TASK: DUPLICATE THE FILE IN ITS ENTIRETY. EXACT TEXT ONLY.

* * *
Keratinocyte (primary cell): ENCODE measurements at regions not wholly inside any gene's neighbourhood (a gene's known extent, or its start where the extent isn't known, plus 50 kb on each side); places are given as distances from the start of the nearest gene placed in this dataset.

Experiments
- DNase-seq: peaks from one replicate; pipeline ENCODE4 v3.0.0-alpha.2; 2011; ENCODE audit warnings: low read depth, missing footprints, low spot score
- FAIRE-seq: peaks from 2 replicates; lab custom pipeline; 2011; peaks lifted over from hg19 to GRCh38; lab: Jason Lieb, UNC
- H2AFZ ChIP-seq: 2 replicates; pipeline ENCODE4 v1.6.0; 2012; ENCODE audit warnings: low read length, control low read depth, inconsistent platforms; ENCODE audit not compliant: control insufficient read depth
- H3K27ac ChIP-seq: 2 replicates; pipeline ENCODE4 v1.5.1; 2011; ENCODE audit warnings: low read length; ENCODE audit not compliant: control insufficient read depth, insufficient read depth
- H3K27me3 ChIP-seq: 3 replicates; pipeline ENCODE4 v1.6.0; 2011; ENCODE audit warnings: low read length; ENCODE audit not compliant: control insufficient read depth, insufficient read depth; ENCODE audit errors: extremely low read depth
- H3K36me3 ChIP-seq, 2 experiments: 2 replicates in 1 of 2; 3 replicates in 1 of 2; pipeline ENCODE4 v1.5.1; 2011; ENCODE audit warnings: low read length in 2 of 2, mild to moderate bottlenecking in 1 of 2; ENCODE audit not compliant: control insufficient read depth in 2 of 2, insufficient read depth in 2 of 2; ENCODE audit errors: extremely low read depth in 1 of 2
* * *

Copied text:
Keratinocyte (primary cell): ENCODE measurements at regions not wholly inside any gene's neighbourhood (a gene's known extent, or its start where the extent isn't known, plus 50 kb on each side); places are given as distances from the start of the nearest gene placed in this dataset.

Experiments
- DNase-seq: peaks from one replicate; pipeline ENCODE4 v3.0.0-alpha.2; 2011; ENCODE audit warnings: low read depth, missing footprints, low spot score
- FAIRE-seq: peaks from 2 replicates; lab custom pipeline; 2011; peaks lifted over from hg19 to GRCh38; lab: Jason Lieb, UNC
- H2AFZ ChIP-seq: 2 replicates; pipeline ENCODE4 v1.6.0; 2012; ENCODE audit warnings: low read length, control low read depth, inconsistent platforms; ENCODE audit not compliant: control insufficient read depth
- H3K27ac ChIP-seq: 2 replicates; pipeline ENCODE4 v1.5.1; 2011; ENCODE audit warnings: low read length; ENCODE audit not compliant: control insufficient read depth, insufficient read depth
- H3K27me3 ChIP-seq: 3 replicates; pipeline ENCODE4 v1.6.0; 2011; ENCODE audit warnings: low read length; ENCODE audit not compliant: control insufficient read depth, insufficient read depth; ENCODE audit errors: extremely low read depth
- H3K36me3 ChIP-seq, 2 experiments: 2 replicates in 1 of 2; 3 replicates in 1 of 2; pipeline ENCODE4 v1.5.1; 2011; ENCODE audit warnings: low read length in 2 of 2, mild to moderate bottlenecking in 1 of 2; ENCODE audit not compliant: control insufficient read depth in 2 of 2, insufficient read depth in 2 of 2; ENCODE audit errors: extremely low read depth in 1 of 2